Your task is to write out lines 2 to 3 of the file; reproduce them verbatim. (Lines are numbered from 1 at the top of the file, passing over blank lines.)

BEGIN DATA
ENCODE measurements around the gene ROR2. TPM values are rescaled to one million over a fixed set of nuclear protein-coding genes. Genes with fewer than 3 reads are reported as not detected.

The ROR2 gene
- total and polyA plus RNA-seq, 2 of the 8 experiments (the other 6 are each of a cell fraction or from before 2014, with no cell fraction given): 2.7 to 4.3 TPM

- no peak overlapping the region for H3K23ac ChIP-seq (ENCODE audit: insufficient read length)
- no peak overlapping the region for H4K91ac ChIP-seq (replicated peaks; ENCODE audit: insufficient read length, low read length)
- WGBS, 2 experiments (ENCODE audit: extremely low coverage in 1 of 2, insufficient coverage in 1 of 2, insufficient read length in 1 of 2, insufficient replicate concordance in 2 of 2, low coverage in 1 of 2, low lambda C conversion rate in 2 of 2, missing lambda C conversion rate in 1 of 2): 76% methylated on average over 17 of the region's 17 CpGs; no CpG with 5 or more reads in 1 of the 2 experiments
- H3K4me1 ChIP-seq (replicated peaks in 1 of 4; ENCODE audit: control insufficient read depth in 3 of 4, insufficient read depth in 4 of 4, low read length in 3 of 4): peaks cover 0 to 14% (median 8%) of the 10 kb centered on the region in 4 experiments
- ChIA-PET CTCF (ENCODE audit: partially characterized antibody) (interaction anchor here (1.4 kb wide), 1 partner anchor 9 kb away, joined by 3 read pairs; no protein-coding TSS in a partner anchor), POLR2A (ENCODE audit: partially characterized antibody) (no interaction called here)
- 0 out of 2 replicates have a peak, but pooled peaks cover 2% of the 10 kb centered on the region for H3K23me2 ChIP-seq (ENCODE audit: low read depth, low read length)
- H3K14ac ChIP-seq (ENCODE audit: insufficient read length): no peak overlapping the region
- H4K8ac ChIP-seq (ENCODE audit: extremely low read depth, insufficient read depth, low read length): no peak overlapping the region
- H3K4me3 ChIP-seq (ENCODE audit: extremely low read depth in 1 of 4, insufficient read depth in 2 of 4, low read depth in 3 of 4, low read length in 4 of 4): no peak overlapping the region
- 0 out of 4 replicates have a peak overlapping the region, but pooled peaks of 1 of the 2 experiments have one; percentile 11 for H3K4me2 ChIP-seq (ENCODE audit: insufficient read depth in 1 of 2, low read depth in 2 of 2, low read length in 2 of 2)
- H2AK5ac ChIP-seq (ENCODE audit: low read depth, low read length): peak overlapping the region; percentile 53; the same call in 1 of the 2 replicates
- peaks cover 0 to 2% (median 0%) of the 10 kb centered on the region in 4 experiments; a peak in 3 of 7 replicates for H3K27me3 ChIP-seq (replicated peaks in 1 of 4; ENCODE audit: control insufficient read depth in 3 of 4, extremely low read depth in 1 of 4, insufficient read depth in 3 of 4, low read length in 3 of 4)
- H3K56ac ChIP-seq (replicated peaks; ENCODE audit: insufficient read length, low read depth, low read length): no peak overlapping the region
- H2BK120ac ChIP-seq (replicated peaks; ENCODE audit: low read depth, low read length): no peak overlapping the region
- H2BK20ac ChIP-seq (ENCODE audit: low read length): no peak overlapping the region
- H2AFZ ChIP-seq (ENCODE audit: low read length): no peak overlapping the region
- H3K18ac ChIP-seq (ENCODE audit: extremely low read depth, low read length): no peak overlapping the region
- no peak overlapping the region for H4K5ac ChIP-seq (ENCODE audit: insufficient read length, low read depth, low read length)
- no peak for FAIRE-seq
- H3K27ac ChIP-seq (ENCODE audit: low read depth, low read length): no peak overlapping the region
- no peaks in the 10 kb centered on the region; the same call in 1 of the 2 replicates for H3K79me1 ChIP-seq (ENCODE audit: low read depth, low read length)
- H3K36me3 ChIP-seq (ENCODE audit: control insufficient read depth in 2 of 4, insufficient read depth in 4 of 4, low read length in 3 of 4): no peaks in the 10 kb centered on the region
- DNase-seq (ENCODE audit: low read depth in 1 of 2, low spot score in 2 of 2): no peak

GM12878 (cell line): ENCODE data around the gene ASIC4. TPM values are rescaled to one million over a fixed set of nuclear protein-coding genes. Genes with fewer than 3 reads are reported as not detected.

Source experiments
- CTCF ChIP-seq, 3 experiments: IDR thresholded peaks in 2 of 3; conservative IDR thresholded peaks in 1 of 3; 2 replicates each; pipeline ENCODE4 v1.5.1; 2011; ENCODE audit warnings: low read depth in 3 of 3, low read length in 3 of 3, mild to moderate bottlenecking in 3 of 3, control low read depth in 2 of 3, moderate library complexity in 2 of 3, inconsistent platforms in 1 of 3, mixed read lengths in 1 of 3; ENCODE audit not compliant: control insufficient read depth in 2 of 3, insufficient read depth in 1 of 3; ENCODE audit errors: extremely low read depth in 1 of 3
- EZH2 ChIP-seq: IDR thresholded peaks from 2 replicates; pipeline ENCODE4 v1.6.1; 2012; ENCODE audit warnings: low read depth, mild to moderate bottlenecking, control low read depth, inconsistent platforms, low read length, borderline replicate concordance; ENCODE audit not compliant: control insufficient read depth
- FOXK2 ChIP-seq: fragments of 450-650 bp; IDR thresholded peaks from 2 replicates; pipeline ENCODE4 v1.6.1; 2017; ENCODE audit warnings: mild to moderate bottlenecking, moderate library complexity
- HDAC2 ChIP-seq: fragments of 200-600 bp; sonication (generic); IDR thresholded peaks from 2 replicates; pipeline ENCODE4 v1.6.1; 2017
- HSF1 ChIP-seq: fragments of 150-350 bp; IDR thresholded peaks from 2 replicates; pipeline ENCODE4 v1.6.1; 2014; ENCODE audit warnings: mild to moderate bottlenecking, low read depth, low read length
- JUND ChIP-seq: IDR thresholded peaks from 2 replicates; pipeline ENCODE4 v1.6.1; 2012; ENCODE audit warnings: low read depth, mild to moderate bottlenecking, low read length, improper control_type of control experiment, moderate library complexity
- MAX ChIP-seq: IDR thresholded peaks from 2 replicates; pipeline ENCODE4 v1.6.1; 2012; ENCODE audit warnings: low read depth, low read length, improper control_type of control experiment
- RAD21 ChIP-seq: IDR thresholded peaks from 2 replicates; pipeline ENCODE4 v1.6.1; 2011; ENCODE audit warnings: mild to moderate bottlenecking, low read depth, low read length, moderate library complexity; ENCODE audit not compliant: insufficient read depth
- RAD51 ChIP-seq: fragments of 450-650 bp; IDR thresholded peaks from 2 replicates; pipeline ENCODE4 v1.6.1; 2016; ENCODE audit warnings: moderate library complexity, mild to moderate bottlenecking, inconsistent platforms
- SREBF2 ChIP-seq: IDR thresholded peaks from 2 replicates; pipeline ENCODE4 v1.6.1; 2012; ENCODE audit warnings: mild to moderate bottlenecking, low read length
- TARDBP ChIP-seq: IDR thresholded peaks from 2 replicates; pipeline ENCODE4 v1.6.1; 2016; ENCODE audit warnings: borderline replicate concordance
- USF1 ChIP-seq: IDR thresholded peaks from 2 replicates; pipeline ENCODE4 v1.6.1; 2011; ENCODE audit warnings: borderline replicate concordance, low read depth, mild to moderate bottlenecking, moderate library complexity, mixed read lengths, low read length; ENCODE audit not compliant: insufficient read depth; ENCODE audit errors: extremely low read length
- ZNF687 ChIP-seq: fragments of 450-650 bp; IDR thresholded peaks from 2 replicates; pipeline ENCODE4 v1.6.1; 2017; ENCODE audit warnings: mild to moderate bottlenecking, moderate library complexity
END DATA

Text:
The ROR2 gene
- total and polyA plus RNA-seq, 2 of the 8 experiments (the other 6 are each of a cell fraction or from before 2014, with no cell fraction given): 2.7 to 4.3 TPM